A unique 88 hectare (184 acre) area made up of heathland, woodland and recreational open space located in the north of Norwich.
It is the largest local nature reserve managed by Mousehold Conservators, prized for its wildlife and is a place where people can go to unwind from the pace of city life.
Norwich City Council owns the land, support the Conservators and deliver services on their behalf.
In Tudor times, Mousehold Heath stretched as far north as South Walsham and was 22 miles round. The surviving remnant of the heath was given to Norwich City Council (then known as the local corporation) to look after on behalf of the citizens of Norwich in 1880.
This was officially recorded by Parliament in an agreement called the Mousehold Heath Confirmation Act. In 1884, Mousehold Heath Conservators, an independent governing body for the heath, was formed.
Up until the early 1900s, Mousehold Heath was open countryside with few trees - a classic heathland landscape. The area was kept open by grazing animals and by local people collecting bedding and feed for livestock and fuel for the winter. As the way people lived changed, these traditions disappeared. This resulted in a gradual loss of open heath to scrub and woodland.
The site is now mostly covered by broad-leaved semi-natural woodland, although some areas of heath remain and are actively managed
Mousehold is part of north Norfolk's Heathland Heritage Project and has been funded through the Heritage Lottery Tomorrow's Heathland Heritage Project. The project aims to re-establish open areas of heather and gorse.
There is a wealth of wildlife on Mousehold Heath, including birds, lizards, butterflies, dragonflies and small mammals. As well as common woodland birds, there are green and greater-spotted woodpeckers and sparrowhawks and kestrels are sometimes seen.
In early spring, mating frogs gather around the Vinegar Pond and on warm summer days lizards can often be seen in the open heathland areas.
The heath is very well used, and is particularly favoured by dog walkers.
Mousehold Heath Earth Heritage Trail
Find out about the geological history of this wonderful heathland and its range of fascinating wildlife.in the Mousehold Heath Trail.
Activities on Mousehold
Mousehold Heath Conservators
Created in 1884 after Norwich City Council took responsibility for Mousehold Heath in 1880.
It is the official independent group, made up of city councillors, representatives of professional bodies and members of the public which meets four times a year. The group oversees the management and protection of Mousehold Heath.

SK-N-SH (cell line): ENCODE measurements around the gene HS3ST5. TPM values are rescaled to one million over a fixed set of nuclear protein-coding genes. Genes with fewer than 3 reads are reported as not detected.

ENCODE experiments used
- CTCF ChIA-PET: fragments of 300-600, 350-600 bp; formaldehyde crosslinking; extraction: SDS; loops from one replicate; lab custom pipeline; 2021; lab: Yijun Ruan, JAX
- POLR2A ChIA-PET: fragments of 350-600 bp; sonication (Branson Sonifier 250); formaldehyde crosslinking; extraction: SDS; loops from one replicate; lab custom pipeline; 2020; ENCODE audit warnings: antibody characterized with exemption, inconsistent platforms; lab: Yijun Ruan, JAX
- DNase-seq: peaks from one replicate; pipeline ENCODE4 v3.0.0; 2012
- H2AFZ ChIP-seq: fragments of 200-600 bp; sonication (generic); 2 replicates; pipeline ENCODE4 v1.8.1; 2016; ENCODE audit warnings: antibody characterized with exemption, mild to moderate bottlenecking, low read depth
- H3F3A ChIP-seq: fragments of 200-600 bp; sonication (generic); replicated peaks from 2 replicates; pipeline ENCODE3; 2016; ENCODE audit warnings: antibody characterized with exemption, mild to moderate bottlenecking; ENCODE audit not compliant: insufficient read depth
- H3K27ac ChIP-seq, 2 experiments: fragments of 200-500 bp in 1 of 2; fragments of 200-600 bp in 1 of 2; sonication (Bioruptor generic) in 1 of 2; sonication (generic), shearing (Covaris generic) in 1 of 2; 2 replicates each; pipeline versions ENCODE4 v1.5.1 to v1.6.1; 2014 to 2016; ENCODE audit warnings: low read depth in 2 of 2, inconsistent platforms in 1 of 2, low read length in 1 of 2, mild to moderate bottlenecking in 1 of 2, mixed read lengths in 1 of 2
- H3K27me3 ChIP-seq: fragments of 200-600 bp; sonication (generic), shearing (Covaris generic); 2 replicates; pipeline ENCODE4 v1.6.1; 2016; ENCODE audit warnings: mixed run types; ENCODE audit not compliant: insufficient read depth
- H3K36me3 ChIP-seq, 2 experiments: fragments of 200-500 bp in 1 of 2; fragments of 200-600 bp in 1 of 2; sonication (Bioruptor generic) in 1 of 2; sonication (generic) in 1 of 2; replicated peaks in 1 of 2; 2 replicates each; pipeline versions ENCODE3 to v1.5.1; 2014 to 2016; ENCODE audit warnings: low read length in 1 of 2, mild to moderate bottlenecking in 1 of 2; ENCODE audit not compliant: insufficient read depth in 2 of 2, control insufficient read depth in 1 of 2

If you would like to become involved with initiatives to benefit Mousehold Heath, please contact us.
Mousehold Heath Conservators annual report
The annual report provides an overview of site management works undertaken on the heath during the course of the year. It also highlights the level of voluntary activity as well as the numbers of events, walks and surveys undertaken.
Mousehold Heath management plan
The Mousehold Heath management plan for 2019-28 has been published following a public consultation (which ran from 25 January to 12 February 2019) and approval at the Mousehold Heath Conservators committee meeting on 15 March 2019.
The plan is intended to guide the management of the site over the next ten years. It covers a wide range of topics including nature conservation and public use of the site.
- Mousehold Heath management plan summary
- Mousehold Heath management plan
- Appendix 1: Work programme
- Appendix 2: Project register
Mousehold Heath Defenders
A voluntary action group set up in 1972 to “protect Mousehold against encroachment on its area and its environment.”
The group is independent of the Mousehold Heath Conservators and Norwich City Council, although it is represented on the conservators.
For more information about the Mousehold Heath Defenders, visit www.mouseholdheathdefenders.webeden.co.uk
The byelaws protect Mousehold Heath and help to ensure that it is a place that can be enjoyed by everyone.
They allow us to monitor unacceptable activities and if necessary prevent them altogether.
Breaching a bylaw is an offence and an offender may be issued with a fine.